Delays, bottlenecks and bureaucratic delays have plagued the global introduction of newly approved coronavirus vaccines as it has become apparent that many governments will miss their mass vaccination targets. “fill and finish”fill and finish Other bottlenecks include the willingness of regulatory authorities to authorize packed batches of vaccine, the reliability of national vaccination programs, and local criteria for recipient data counseling, tracking, and subsequent logging, which is generally more time-consuming than injection administration. The United States The implementation of the U.S. vaccination program has slowed, reflecting the tumultuous response of the country under Donald Trump to the pandemic. Of the approximately 17.5 million doses of Pfizer/BioNTech and Moderna vaccines distributed nationally, only 4.2 million have been administered, mainly the first of two doses.
The biggest problem with the delays seems to be the fact that federal officials have left local health departments and hospitals with distribution logistics, even as they have struggled with the repercussions of a pandemic that has killed more than 350,000 Americans already. Nevertheless, Dr. Anthony Fauci, the country’s leading infectious disease expert, said Sunday he had seen a “small glimmer of hope” after 1.5 million doses were given in the past 72 hours – a substantial rise. Israel The Israeli media announced last week that the speed of the vaccine campaign means that purchased doses are running low and that a delay will have to be taken unless a new supply is arranged. “there will be no shortage of the second dose. While the U.K. quickly approved Pfizer/vaccine BioNTech’s for emergency use in the U.K. and has since approved a second dose, the European Medicines Agency has adopted a slower approval process, and since Pfizer/BioNTech is the only vaccine approved in the EU to date, this has led to greater demand from EU countries than the company has been able to supply: “the second dose will not be scarce. Although Pfizer/BioNTech was quickly approved by the U.K. On Monday, in talks with Pfizer and BioNTech, the European Commission announced that it was possible to order more doses of their vaccine, in addition to the 300 million vaccines already covered by an existing contract.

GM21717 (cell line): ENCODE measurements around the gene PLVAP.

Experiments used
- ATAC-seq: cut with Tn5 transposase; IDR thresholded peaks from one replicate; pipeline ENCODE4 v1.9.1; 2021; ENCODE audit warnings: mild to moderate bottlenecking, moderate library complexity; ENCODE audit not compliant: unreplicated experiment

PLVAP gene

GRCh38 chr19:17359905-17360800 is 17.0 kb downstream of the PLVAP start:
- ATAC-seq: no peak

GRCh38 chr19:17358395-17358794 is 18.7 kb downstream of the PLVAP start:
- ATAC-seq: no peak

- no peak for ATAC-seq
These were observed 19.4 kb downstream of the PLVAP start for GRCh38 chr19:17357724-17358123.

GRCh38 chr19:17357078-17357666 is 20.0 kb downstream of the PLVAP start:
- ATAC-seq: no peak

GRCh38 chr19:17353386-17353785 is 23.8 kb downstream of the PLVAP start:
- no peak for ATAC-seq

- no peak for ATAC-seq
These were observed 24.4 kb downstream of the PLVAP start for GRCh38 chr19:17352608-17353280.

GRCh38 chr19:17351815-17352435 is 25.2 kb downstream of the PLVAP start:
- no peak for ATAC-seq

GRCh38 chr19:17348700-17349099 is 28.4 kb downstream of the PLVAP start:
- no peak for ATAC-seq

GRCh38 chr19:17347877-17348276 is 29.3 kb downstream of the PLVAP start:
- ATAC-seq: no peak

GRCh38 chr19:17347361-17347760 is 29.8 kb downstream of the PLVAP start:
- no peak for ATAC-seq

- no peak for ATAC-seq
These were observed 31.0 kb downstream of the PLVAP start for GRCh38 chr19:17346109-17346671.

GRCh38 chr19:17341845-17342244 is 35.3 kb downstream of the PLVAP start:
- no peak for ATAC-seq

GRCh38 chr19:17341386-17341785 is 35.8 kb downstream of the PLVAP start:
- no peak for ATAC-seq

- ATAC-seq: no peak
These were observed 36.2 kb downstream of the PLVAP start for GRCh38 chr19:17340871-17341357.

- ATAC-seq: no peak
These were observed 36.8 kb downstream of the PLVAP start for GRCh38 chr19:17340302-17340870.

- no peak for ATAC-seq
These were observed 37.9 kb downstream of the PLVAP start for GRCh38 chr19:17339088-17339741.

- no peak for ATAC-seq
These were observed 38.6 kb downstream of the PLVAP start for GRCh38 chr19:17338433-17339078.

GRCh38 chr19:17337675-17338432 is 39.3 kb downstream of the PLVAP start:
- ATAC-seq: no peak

Germany and Denmark are also discussing the possibility of delaying the administration of a second dose of the vaccine to improve tight supplies after the U.K. made a similar move last week. Germany and Denmark are also exploring the possibility of delaying the administration of a second dose of the vaccine to boost tight supplies. France Within the EU, France has its own unique issues that have contributed to poor progress to date in its vaccination program.